Under the statute, there is a list of specific defenses to felony discharge of a firearm charges. This list is certainly not exhaustive, and an experienced Allentown, PA felony discharge of a firearm attorney like those at Young Marr & Associates can help you craft a successful defense once they understand the particular facts of your case. However, the defenses below are always available.
First, if the person discharging the firearm was a law enforcement official in the performance of their official duties, that person has a valid defense to the charge of felony discharge of a firearm.
Second, if the person discharging the firearm was engaged in the act of hunting, that person has a valid defense so long as certain conditions are met:
The first condition that must be met is that the hunting activity must be lawful in the area where the firearm was discharged. So, if you are firing a gun in the middle of a city where it is illegal to hunt, this defense will not be available to you.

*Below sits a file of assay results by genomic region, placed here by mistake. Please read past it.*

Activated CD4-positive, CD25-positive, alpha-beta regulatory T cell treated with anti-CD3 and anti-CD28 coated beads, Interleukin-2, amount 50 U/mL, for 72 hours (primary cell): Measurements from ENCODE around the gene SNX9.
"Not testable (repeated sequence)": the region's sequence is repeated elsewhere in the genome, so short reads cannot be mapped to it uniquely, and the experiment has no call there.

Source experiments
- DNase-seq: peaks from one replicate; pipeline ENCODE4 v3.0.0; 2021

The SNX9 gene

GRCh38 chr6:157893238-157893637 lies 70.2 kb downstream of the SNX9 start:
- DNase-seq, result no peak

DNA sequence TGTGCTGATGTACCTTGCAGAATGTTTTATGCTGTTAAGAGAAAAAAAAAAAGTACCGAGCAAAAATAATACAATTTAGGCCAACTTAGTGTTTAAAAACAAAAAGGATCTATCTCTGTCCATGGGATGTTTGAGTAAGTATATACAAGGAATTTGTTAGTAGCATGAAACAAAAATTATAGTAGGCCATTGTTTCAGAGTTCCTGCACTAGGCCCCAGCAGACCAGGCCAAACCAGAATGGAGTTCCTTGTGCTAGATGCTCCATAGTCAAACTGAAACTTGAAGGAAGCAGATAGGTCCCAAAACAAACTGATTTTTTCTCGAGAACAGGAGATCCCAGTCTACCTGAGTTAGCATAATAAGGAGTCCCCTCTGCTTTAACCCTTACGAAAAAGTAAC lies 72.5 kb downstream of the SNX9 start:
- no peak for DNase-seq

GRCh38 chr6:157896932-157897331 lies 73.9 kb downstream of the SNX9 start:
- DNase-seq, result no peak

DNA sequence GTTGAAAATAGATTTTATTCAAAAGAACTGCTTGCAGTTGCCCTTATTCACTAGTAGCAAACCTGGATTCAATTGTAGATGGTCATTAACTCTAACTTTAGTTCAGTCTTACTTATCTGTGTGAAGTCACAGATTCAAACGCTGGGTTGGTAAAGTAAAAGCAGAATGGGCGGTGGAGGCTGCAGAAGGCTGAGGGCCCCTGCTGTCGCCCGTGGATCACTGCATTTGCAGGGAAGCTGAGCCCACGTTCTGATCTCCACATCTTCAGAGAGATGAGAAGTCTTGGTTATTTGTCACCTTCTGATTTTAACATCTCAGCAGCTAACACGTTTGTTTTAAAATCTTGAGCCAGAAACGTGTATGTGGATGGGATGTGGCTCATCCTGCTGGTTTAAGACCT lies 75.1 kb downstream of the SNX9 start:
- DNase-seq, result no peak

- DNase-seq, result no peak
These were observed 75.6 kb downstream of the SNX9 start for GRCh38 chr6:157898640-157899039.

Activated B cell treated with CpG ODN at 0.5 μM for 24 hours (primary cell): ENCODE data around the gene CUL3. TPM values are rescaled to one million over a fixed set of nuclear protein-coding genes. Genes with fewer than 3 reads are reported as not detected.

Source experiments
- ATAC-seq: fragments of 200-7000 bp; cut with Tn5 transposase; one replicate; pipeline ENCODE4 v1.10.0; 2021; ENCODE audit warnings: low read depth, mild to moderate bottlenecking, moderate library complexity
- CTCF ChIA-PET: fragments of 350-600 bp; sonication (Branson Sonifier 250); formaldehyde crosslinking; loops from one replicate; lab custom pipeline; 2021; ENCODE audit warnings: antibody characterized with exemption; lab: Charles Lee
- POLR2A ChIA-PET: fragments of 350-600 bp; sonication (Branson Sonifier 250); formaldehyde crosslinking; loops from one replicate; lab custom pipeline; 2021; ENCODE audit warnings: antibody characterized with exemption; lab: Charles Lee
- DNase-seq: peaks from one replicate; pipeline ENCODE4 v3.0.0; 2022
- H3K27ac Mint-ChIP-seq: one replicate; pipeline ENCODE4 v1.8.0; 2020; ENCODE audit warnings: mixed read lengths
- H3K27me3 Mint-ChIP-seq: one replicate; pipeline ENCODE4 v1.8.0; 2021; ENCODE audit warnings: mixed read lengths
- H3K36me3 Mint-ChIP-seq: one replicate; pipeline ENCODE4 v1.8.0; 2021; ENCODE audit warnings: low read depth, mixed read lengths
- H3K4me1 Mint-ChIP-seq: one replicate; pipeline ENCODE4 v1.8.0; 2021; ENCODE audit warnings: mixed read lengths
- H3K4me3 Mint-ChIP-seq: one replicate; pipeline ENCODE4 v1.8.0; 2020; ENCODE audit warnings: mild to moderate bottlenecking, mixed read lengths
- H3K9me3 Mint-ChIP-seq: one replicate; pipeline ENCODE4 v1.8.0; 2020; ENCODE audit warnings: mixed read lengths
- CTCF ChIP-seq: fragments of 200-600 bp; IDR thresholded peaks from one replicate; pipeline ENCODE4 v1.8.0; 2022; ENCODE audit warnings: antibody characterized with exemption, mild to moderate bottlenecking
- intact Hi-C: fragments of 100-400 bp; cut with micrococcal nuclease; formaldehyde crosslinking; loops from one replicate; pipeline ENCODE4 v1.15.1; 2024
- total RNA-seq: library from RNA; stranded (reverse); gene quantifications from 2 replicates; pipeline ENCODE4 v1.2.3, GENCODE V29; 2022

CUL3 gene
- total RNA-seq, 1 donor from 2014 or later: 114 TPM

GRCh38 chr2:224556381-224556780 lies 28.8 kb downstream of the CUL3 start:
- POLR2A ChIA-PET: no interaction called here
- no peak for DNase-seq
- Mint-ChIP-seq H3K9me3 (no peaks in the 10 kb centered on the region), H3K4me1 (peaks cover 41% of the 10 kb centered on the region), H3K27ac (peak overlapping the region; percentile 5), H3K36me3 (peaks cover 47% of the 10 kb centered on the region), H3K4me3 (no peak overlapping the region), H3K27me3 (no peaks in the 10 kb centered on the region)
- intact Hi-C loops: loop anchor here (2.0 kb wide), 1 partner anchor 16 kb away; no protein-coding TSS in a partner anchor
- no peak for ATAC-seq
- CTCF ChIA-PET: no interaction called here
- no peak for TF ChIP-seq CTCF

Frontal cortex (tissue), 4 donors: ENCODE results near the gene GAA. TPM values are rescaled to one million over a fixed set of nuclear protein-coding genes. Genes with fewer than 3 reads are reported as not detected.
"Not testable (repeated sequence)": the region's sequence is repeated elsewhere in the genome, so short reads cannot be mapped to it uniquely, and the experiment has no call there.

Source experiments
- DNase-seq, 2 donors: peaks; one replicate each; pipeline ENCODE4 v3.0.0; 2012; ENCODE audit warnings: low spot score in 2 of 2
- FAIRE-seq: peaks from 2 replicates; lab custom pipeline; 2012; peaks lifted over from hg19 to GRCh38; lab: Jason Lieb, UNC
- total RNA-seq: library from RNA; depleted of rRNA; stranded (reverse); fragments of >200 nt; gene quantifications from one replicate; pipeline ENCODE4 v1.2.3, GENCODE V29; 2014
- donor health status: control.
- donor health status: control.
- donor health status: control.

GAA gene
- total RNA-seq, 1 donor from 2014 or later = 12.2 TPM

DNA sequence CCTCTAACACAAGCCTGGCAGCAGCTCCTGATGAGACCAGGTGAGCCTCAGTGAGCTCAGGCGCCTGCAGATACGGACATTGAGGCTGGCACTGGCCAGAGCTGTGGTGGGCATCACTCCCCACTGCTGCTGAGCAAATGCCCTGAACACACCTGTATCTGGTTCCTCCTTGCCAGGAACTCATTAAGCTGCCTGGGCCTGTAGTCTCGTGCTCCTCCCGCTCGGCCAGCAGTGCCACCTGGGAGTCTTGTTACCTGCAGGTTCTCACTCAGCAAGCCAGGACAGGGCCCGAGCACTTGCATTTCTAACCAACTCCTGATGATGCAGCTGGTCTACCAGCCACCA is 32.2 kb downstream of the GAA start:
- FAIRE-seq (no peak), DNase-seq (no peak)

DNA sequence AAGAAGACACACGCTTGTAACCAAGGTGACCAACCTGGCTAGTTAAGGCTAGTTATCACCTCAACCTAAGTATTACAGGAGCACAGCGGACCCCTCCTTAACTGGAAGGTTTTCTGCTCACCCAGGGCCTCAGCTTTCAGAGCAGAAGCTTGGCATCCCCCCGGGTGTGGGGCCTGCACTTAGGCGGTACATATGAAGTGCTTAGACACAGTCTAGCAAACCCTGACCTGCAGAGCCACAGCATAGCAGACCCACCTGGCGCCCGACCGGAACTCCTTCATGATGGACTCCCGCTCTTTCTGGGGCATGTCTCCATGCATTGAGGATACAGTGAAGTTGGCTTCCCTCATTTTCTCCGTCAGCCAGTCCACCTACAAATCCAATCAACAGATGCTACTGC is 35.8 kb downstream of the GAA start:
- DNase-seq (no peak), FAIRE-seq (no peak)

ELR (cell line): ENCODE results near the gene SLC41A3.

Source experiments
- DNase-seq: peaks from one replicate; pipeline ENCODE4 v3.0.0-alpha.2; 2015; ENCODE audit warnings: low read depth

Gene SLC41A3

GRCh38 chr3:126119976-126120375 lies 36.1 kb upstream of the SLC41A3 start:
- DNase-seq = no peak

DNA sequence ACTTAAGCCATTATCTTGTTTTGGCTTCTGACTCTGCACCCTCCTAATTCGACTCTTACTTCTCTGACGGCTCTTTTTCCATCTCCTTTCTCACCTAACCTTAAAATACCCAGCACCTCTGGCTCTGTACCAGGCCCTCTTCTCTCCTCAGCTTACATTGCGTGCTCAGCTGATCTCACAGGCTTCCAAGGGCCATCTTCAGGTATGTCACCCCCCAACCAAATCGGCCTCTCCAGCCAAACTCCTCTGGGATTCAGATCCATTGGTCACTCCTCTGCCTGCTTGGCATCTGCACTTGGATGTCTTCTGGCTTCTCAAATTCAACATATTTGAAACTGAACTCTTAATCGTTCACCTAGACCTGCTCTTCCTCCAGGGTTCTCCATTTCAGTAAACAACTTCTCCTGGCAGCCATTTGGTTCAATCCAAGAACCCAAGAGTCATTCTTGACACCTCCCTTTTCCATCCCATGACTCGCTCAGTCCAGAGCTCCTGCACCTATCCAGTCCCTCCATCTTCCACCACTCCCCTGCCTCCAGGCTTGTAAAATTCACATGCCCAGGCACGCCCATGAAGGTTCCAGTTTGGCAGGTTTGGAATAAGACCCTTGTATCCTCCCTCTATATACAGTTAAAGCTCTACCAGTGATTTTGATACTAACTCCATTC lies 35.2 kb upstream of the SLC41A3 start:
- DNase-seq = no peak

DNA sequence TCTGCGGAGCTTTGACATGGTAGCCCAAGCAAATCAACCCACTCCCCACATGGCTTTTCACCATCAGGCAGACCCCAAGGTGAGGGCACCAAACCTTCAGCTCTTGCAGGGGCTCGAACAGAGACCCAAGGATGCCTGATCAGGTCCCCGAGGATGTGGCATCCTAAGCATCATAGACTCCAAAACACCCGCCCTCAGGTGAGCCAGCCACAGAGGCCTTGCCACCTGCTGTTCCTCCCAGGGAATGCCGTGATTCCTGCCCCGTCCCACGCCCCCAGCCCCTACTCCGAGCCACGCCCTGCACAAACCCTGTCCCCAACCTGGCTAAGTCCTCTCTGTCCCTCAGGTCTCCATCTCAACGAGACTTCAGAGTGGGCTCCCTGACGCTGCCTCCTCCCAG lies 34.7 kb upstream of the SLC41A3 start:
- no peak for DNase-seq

The second condition is that passage of the bullet into the structure cannot have been intentional, knowing, or reckless. This means that it must have been merely negligent, i.e., that the person firing the gun did not specifically know that firing it would create a substantial risk of a bullet entering the structure.
Call Today to Speak with One of Our Knowledgeable Allentown Felony Discharge of a Firearm Defense Attorneys
Felony discharge of a firearm is a serious crime that can bring about serious penalties, some of which may last for many years or even the rest of your life. It is vital to get in touch with one of our Allentown, PA felony discharge of a firearm attorneys at Young Marr & Associates as soon as you know you are under investigation or being charged with this crime. The sooner you contact us, the sooner we can get to work on getting the charges dropped or reduced for you and preventing you from having to deal with potentially serious consequences. Call us today at (215) 372-8667 to schedule a free consultation.